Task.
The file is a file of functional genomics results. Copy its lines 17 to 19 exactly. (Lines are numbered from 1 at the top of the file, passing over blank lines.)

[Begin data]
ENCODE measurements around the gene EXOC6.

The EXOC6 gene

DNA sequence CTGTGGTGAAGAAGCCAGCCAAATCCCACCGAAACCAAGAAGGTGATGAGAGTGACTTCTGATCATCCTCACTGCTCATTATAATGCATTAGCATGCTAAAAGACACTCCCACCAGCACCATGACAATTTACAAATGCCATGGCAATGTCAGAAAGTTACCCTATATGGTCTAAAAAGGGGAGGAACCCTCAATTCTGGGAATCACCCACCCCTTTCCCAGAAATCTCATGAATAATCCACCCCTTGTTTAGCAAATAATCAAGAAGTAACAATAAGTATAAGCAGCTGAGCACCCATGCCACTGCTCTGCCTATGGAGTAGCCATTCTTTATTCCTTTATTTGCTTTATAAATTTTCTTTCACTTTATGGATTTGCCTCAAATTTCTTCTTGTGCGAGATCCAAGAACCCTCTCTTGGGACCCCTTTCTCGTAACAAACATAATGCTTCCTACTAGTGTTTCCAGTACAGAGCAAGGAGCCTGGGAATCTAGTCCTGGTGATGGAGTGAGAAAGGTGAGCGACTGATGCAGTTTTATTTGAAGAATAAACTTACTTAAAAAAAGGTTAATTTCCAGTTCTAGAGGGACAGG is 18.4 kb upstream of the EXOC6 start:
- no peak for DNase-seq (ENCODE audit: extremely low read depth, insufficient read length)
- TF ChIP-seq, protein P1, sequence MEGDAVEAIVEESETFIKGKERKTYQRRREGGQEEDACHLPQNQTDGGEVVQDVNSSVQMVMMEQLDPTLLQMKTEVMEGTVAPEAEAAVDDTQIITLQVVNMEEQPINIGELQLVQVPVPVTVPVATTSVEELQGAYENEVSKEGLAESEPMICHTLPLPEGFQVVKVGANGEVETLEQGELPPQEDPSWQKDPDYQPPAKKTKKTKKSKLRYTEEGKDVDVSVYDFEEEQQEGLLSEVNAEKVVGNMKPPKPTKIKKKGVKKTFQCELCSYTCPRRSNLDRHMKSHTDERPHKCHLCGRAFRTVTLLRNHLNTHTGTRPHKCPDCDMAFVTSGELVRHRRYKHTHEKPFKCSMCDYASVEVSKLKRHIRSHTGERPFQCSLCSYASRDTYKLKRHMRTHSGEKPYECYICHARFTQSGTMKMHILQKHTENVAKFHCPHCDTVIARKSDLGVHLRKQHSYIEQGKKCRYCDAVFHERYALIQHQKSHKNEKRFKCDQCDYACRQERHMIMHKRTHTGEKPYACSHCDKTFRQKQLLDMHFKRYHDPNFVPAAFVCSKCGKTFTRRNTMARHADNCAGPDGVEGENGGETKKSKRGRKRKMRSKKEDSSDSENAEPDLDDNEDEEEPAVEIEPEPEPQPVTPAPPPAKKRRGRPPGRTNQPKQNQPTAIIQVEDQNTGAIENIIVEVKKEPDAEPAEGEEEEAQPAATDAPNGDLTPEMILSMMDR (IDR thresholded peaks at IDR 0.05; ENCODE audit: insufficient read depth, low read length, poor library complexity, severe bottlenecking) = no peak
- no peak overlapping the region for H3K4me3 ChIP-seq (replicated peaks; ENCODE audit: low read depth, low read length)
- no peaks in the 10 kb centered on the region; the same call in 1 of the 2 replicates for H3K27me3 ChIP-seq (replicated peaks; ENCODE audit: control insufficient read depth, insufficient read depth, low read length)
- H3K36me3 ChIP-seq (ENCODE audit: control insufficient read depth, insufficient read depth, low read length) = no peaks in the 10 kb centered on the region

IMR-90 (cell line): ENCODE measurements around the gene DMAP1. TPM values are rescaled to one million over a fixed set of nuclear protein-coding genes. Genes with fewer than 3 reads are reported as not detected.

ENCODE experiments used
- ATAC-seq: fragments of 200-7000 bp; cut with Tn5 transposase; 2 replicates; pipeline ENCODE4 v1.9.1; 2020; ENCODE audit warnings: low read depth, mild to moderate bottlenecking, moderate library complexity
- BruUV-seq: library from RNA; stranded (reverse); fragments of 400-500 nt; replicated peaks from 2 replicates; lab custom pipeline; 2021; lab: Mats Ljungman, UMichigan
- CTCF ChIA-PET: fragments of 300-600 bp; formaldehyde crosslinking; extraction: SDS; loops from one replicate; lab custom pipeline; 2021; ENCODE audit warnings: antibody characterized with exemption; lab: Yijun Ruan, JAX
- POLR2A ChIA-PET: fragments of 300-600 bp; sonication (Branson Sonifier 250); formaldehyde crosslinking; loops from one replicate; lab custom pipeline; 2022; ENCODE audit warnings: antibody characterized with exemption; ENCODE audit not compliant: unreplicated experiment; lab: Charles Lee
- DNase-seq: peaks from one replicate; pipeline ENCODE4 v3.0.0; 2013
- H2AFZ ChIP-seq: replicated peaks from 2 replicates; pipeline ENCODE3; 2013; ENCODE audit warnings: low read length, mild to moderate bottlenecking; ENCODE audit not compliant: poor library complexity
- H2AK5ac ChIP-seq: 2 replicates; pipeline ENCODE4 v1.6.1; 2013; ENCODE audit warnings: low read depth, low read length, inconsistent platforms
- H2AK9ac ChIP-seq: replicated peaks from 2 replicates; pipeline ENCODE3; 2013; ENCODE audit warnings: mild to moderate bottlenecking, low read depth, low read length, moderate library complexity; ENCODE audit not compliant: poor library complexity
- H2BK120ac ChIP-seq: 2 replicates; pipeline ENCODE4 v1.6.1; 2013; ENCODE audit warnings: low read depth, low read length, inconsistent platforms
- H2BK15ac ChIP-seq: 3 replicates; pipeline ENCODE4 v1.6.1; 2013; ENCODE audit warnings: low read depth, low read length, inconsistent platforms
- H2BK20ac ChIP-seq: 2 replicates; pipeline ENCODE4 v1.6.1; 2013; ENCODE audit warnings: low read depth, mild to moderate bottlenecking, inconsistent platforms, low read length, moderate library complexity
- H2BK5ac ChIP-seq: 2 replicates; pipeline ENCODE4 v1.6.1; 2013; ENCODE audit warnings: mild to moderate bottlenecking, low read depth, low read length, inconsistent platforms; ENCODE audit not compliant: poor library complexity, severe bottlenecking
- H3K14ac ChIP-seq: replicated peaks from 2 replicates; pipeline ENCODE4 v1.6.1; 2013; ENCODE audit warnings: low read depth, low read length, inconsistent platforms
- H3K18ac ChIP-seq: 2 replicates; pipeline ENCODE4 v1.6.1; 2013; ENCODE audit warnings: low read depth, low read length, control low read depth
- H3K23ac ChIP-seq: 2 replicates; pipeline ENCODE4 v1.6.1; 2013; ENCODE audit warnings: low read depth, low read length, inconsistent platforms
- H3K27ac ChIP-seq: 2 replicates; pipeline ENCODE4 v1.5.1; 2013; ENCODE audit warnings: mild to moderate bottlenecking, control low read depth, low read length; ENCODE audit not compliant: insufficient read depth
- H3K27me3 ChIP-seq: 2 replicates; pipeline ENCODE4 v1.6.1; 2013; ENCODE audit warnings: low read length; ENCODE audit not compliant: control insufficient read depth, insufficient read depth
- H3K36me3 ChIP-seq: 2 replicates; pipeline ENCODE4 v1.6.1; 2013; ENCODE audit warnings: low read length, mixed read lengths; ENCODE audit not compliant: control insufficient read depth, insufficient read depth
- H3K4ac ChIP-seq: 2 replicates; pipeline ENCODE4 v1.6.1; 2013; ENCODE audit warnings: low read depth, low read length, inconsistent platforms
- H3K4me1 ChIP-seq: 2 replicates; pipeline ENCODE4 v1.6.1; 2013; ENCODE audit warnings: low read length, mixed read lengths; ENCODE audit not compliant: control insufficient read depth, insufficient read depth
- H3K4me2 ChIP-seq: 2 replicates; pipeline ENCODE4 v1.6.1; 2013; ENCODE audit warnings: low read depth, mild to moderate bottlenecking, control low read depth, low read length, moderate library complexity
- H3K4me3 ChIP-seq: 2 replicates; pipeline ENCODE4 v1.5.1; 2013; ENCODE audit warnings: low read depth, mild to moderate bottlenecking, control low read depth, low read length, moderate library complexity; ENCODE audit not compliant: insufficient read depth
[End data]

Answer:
- H2AK5ac ChIP-seq: 2 replicates; pipeline ENCODE4 v1.6.1; 2013; ENCODE audit warnings: low read depth, low read length, inconsistent platforms
- H2AK9ac ChIP-seq: replicated peaks from 2 replicates; pipeline ENCODE3; 2013; ENCODE audit warnings: mild to moderate bottlenecking, low read depth, low read length, moderate library complexity; ENCODE audit not compliant: poor library complexity
- H2BK120ac ChIP-seq: 2 replicates; pipeline ENCODE4 v1.6.1; 2013; ENCODE audit warnings: low read depth, low read length, inconsistent platforms